Published 02nd June 2016 | Marketing Strategy, Social Media Marketing

Which Social Media Channels Should You Use For Your Business?

With roughly 2 billion people using social networks (that’s nearly a quarter of the world’s population), it’s clear to see why having a social media presence for your business is important.

The platforms are free to use, but using social media channels for marketing and customer engagement takes time to learn and get right. And with time being scarce you can’t afford to spread yourself too thinly or remain inactive for too long without your profile starting to suffer.

As with most things, the 80:20 rule holds true in social media: you need to focus on a few channels and get these well and properly, rather than making cursory attempts to maintain an active and meaningful presence on all of them.

The first problem then is to decide which social media channels are right for your business. This can be confusing and complex, particularly with the frequent new platform launches.

So to help overcome this issue it’s worth running through a few key questions to help identify which social channels to use.

1. Where do my audience hang out online?

The first question to ask is which social media platforms your audience (by which we mean existing and potential customers) use. There’s no point spending time on a platform if the people you’re targeting don’t hang out there.

It can be tempting to go with the platforms that you use personally and feel comfortable with. That’s fine if you match your target demographic.

If not you need to look for the channels that are popular among your audience.

2. Where is my audience active?

Check out companies in your industry who are already established and doing well on social media. Chances are they’ll have tried a few sites and figured out what works best, saving you some of the legwork!

Look at what social media sites they have profiles on and ask yourself:

“Are they active?”

If they used to post frequently on a channel but are no longer active, it could be a sign they weren’t seeing any engagement or return. However, if they’ve never posted they’ve clearly not given it a chance.

“Are they engaged?”

Lots of followers do not equate to an audience. Social media sites are rife with fake accounts (the Next Web, reported that anywhere between 67.65 and 137.76 million Facebook accounts are fake. This is why buying followers is such a big mistake for companies; you’re pretty much guaranteed to be buying fake accounts.) Engagement (how many likes, shares and comments their posts have) shows there’s an active audience.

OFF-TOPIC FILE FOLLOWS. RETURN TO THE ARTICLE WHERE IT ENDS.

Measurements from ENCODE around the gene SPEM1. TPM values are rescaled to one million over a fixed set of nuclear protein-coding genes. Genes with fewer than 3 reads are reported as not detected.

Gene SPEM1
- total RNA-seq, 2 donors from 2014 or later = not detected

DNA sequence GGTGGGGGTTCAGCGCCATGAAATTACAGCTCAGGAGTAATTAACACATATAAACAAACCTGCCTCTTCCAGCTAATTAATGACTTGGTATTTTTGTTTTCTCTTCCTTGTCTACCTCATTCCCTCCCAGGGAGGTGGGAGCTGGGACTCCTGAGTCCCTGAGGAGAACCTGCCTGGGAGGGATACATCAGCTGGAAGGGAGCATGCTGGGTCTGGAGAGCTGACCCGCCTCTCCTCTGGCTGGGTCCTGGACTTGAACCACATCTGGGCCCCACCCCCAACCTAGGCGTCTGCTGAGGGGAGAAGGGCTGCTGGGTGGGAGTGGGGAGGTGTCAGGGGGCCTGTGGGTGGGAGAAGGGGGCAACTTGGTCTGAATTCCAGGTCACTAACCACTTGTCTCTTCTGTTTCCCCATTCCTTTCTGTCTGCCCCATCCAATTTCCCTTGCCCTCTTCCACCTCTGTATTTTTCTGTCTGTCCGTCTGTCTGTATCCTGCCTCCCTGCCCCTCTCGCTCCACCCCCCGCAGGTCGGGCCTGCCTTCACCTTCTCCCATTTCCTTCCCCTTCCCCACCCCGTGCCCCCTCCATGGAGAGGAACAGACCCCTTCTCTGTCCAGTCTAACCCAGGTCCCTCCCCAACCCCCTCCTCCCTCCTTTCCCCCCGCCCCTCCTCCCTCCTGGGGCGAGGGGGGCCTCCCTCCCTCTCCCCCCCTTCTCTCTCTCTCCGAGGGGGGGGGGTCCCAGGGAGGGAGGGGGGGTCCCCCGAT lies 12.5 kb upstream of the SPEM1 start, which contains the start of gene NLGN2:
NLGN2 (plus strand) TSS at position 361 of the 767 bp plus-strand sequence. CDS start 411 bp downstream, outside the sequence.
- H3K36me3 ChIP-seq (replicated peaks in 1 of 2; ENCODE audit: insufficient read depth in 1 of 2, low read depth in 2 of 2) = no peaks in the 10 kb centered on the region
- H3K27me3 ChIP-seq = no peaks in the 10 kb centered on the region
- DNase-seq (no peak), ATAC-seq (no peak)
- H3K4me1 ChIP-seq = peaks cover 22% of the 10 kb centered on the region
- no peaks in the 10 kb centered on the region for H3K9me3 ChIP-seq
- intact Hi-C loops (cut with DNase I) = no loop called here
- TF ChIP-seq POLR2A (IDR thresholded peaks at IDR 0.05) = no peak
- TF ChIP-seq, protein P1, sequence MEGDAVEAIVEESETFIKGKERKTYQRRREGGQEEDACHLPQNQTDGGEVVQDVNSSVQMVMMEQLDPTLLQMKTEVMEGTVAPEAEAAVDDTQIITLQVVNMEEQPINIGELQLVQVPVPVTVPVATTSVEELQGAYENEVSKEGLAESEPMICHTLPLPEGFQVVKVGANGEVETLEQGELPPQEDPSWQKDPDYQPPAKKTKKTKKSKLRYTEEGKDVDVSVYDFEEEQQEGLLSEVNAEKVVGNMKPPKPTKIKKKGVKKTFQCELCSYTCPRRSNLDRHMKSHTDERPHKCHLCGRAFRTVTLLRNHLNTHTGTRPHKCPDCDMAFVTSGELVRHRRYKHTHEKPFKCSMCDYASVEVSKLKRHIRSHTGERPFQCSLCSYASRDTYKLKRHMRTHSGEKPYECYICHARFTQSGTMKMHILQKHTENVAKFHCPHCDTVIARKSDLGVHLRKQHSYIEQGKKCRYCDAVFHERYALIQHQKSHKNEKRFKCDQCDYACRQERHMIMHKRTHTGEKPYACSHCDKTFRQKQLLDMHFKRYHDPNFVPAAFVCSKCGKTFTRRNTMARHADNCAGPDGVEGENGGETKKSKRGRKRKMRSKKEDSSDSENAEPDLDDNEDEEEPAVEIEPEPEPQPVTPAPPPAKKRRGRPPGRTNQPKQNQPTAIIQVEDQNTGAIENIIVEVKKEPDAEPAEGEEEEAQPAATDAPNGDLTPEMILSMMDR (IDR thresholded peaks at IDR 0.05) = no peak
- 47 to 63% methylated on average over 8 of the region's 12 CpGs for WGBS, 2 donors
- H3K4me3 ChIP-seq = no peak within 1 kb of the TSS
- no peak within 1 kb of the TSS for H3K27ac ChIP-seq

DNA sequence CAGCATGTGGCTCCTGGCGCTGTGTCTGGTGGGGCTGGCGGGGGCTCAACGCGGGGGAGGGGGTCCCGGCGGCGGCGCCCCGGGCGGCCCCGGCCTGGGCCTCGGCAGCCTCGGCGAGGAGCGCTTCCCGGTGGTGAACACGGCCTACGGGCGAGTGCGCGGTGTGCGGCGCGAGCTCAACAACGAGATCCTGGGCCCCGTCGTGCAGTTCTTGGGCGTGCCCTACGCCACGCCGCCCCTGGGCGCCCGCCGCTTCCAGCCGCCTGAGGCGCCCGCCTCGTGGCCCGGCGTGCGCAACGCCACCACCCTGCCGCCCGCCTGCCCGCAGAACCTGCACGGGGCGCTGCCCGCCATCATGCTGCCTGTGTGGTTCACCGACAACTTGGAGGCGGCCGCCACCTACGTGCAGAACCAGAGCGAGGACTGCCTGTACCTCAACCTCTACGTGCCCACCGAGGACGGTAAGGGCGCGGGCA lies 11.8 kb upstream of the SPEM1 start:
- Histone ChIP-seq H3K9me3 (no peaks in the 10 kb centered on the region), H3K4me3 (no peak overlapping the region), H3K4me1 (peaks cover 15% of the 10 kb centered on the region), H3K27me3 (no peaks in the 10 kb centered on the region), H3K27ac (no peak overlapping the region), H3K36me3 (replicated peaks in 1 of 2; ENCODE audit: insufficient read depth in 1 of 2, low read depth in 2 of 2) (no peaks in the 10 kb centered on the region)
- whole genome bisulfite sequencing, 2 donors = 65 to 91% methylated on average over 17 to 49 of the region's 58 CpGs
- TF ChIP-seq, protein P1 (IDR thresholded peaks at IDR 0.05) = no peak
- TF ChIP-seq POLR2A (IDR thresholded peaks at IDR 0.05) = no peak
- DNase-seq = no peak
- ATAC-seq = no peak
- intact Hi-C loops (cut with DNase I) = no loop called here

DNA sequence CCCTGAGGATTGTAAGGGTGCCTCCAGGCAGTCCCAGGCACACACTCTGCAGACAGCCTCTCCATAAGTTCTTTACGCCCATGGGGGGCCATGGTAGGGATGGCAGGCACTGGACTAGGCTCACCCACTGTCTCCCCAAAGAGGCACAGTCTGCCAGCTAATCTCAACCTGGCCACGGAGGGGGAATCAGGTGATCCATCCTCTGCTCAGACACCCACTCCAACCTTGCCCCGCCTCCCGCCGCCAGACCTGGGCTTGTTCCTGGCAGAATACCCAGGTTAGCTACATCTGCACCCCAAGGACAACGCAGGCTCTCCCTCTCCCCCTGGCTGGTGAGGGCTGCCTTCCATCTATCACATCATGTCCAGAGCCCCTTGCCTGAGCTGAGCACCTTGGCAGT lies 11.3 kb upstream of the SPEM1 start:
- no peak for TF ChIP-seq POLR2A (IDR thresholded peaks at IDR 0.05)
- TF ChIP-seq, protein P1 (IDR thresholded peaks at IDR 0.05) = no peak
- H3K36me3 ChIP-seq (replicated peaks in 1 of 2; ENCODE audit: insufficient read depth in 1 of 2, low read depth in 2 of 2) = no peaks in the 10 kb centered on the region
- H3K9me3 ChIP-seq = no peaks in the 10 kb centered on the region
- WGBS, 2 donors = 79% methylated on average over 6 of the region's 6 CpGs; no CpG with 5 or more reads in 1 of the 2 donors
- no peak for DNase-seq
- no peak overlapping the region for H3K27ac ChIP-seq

3. Where is my audience searching?

Increasingly, people are using social media platforms as search engines, rather than merely a way to catch up with friends.

Ensuring you’re active on these sites, means you have the opportunity to appear in social media search results.

4. (If you’re already using social media) Which channels are bringing us traffic?

Sometimes the answer to which social media channel you should use is right in front of you.

If your business already has social media accounts set up, look at how many visits your site is getting from those. (You can find this in Google Analytics under Acquisition & Social & Network Referrals).

The Supreme Six

Digital marketers often talk about the Big Three (Facebook, Twitter, LinkedIn). We think this too limiting as it misses out the more visual sites which can be hugely effective for certain industries.
We’ve put together a list of what we feel are the most popular and effective social media channels. What we like to call the ‘Supreme Six’!

Facebook
Launched in February 2004, Facebook is the largest social network. It has more than 1.3 billion users, nearly half of which are active each day and spend an average of 18 minutes per visit.
It generates up to 645 million local business page views per week and, with each Facebook user connected to an average of 80 pages, groups, or events, there’s a tangible marketing opportunity for many businesses.

Facebook has an extremely diverse demographic making it a great starting point for most businesses. It’s worth noting however that some B2B (business to business) companies have struggled to get engagement on the platform.

Twitter
Started in March 2006, Twitter has certainly spread its wings in the social media space. They have 310 million monthly active users, and at least 29% of these are active several times a day.